Noelle McCarthy: Faux-fitness fanatic

By Noelle McCarthy

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Draw-string trackies on the runway at Alexander Wang. Picture / Getty images.
Draw-string trackies on the runway at Alexander Wang. Picture / Getty images.

According to the Wall Street Journal, the sale of yogawear in America went up by 45 per cent last year. This despite the fact that the increase in the number of Americans actually doing yoga was a mere 4.5 per cent.

Take those two statistics together and what have you got? You've got a lot of women in comfortable pants, is what you've got. The trackie revolution is well under way among our American sisters. They're wearing their comfy pants wherever the day takes them; to work, to school, to coffee, maybe even to an actual yoga class on special occasions.

It's estimated the US market for fitness gear in general has been growing by 5 per cent on average for the past five years. It'll be worth US$100 billion ($1.2 billion) by 2020, is the prediction. That's a lot of trackie-dacks, and we're not even including the high-end versions.

Kanye reckons he invented the leather jogging pant well before Celine made one, meanwhile Alexander Wang has been doing them for ages. You'll pay US$200 for any one of those, minimum. But women are prepared to drop mad money on sweatpants nowadays.

I should know. I'm one of them.

My pants aren't Alexander Wang, but a fancy enough American label. I scored them in TK Maxx for a price rather lower than the ridiculous amount you'd pay retail. They're the kind you see Jennifer Aniston coming out of the gym in: your basic, 3/4 length, grey marl trackies with a drawstring waist.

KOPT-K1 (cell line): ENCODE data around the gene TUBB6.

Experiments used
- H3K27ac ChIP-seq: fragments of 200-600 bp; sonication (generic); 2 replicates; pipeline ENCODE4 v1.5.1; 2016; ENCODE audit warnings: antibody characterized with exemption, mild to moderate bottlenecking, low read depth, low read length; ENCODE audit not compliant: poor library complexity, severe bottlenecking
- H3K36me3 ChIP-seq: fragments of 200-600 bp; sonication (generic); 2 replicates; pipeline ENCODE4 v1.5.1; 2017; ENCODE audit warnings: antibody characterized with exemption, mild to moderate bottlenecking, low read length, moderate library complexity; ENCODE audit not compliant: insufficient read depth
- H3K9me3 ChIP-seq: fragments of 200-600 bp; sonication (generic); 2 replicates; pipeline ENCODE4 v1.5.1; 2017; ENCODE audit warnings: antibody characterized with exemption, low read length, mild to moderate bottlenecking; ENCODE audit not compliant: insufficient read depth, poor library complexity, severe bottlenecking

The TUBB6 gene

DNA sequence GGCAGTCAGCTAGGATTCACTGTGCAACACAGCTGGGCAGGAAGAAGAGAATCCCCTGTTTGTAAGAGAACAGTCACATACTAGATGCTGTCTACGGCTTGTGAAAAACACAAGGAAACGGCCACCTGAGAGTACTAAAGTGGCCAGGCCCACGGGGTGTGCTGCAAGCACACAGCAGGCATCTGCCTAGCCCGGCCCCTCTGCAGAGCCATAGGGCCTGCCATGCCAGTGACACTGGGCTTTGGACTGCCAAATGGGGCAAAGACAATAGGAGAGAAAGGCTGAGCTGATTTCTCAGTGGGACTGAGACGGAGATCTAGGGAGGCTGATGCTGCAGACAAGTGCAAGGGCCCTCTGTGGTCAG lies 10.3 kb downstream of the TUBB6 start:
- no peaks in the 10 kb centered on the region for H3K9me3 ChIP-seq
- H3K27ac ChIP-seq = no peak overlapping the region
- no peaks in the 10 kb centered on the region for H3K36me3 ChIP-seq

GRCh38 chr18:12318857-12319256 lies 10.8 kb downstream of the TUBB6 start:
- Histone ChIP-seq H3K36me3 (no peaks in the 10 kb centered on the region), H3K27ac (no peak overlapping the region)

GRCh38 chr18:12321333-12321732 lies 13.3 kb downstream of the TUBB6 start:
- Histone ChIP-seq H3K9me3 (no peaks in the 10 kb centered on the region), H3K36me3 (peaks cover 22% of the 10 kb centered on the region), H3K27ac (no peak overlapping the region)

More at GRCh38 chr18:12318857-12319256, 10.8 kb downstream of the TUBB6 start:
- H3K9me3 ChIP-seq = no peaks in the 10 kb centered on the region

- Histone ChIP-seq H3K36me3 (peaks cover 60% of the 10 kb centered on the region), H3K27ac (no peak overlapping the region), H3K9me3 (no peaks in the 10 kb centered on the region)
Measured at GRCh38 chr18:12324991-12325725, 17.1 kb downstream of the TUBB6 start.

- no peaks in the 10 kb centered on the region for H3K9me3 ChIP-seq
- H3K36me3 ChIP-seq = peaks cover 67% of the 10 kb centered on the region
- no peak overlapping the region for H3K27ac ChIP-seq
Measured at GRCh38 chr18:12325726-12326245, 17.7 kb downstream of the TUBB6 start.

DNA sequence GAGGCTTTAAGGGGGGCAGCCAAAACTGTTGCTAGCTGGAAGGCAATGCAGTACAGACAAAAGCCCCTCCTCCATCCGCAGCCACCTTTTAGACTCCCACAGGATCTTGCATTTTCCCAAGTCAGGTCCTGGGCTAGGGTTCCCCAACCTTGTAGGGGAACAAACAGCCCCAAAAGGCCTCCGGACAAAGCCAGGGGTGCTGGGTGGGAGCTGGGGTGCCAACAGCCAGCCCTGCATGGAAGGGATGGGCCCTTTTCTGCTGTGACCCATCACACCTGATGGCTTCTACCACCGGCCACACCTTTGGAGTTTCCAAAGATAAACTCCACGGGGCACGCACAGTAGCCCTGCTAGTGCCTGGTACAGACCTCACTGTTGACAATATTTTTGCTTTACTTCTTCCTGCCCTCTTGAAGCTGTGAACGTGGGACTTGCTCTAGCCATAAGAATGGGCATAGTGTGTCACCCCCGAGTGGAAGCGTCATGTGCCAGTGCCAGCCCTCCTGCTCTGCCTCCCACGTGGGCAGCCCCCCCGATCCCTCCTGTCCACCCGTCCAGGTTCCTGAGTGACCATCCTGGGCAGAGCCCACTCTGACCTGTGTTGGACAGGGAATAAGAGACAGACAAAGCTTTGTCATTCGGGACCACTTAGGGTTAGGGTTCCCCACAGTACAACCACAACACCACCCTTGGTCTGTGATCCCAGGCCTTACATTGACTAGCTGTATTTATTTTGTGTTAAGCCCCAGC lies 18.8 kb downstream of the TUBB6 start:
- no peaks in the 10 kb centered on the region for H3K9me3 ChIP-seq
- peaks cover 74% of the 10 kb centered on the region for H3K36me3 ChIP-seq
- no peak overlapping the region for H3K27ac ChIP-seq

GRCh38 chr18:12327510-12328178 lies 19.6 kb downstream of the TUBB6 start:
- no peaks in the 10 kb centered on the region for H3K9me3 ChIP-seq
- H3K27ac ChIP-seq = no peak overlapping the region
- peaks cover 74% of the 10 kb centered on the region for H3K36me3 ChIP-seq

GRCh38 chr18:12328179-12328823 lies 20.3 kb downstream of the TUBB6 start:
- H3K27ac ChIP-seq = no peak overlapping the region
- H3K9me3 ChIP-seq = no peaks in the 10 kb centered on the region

Now I know why Jennifer Aniston always looks so happy in photos. She wears a lot of sweatpants, and sweatpants are brilliant. Not only are they comfortable, they make you feel virtuous. Weirdly, happily, energetically virtuous. Like you've just had the best workout, even though you've done nothing.

You put them on, and there's an instant hit from it. Tying the drawstring around your hips, you can already feel your lungs filling with fresh oxygen, your feet flying over the pavement. Who knew you can get an endorphin buzz from getting dressed for exercise without actually having to do any?

The American apparel industry has a word for this sort of dressing. It's called "athleisure". Throwing on a pair of gym pants to meet a friend for coffee, basically. I have another word for it: "magic." I can't really explain how it works, nor do I want to, but the advantages of having exercise gear that obviates the need for actual exercise are manifold.

I put them on in the morning and I can feel myself getting fitter. I feel alive and energised, and aglow with good blood flow. Then I go downstairs, and spend four hours reading and eating gorgonzola. This, my friends, is athleisure. Welcome to the future of fashion. Thank God for the drawstring waists - we're going to need them.


- VIVA

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